« Yellowjacket music | Main | Beetlemania, pt. 1 »

Queen Watch

Here in the Northwest, we've been enjoying a winter of very light precipitation and unusually warm February and March weather. That has lots of people talking about bugs, like in this AP story. It also has us worried about a drought. Having been in the bug business for over 22 years, we know that a warm spring and dry conditions can mean yellowjackets will get an early start.

Yellowjacket_1 The Northwest had an abundance of yellowjackets last summer, which means that a large number of yellowjacket queens have been hibernating over the winter. During the first warm days of spring, when daytime temps consistently reach the high 60s/low 70s, the queen emerges and starts looking for a new site for her nest. The most frequent nest site is underground, but some yellowjackets have been known to nest in an attic or the wall void of a house. (Personal note: I know this from first-hand experience... I had a yellowjacket nest in a wall void above the back door of my house a number of years ago. I was going in and out of that door for days before realizing it. I wondered why bugs were buzzing around my head every time I passed through, then finally looked up and saw the tiny opening with the heavy yellowjacket traffic going in and out. Scary!)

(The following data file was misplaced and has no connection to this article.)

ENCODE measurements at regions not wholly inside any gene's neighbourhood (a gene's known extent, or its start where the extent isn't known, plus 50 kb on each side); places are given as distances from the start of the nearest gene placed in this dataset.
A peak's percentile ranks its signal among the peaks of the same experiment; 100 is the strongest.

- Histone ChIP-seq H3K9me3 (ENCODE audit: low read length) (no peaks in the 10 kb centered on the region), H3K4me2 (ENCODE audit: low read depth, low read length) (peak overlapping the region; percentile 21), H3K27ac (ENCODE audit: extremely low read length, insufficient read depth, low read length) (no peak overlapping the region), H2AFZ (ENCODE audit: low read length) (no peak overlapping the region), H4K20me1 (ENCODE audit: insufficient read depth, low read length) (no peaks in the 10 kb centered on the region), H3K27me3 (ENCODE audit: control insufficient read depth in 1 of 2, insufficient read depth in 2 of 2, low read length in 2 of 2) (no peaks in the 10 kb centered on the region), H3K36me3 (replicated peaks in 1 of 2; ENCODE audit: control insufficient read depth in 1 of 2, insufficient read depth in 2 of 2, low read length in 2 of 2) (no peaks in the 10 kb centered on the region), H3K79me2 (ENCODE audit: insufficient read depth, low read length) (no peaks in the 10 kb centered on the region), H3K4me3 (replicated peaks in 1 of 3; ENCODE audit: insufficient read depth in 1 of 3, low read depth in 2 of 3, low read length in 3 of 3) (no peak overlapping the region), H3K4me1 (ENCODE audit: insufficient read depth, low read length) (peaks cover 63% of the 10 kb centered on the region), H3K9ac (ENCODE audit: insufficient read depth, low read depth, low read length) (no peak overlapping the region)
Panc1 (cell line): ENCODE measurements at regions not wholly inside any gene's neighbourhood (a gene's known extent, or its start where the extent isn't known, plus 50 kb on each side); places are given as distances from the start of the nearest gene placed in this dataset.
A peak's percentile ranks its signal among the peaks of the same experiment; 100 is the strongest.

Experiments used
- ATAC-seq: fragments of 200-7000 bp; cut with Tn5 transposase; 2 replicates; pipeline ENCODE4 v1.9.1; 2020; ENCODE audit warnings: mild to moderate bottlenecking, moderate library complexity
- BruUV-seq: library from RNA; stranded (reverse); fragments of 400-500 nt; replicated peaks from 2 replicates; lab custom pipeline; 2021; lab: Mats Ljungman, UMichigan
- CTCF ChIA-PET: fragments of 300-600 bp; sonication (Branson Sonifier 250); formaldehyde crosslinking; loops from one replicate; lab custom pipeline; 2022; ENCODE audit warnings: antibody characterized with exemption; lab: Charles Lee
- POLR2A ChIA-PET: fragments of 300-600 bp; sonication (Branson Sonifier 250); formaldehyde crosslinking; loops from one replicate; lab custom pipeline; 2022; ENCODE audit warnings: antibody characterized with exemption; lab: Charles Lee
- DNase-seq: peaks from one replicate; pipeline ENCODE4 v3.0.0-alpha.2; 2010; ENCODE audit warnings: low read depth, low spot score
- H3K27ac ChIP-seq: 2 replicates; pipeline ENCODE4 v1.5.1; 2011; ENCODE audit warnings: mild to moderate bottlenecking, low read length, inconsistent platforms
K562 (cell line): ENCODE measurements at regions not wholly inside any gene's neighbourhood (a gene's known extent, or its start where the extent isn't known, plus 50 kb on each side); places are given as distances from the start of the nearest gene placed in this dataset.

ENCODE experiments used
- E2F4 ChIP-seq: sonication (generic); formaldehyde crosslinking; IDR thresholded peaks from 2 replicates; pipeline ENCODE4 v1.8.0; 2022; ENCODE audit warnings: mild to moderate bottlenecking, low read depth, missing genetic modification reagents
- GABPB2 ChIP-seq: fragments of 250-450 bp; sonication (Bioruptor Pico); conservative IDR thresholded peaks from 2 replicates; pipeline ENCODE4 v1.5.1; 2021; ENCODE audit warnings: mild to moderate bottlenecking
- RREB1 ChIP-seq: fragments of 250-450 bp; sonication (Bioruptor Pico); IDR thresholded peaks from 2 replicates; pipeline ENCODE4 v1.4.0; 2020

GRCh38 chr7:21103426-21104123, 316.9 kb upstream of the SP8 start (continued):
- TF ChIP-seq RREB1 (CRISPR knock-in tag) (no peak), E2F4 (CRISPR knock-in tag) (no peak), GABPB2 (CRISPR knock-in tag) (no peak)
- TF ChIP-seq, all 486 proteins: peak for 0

Yjtr_against_blue Anyway, the record high March temperatures have us here at Sterling on a 'queen watch.' We all have our RESCUE! yellowjacket traps out to see who can capture the first sign of what could potentially be an infestation this spring and summer. Any yellowjacket queen caught in the next few weeks could easily qualify as a record for the earliest sighting.

I'm convinced yellowjacket queens take refuge somewhere in my attic every year, so I may find the first queen in my house. Every spring, my cat Cosette will paw at a few yellowjackets crawling sleepily across the floor -- probably having just woken up from that long slumber and searching for the nearest exit. So Cosette will be part of 'queen watch' as well.

Lower temps and possible rain next week will probably put things on hold, but all signs point to the queens awakening soon.

March 10, 2005 in Bugs in the news | Permalink


TrackBack URL for this entry:

Listed below are links to weblogs that reference Queen Watch:


The comments to this entry are closed.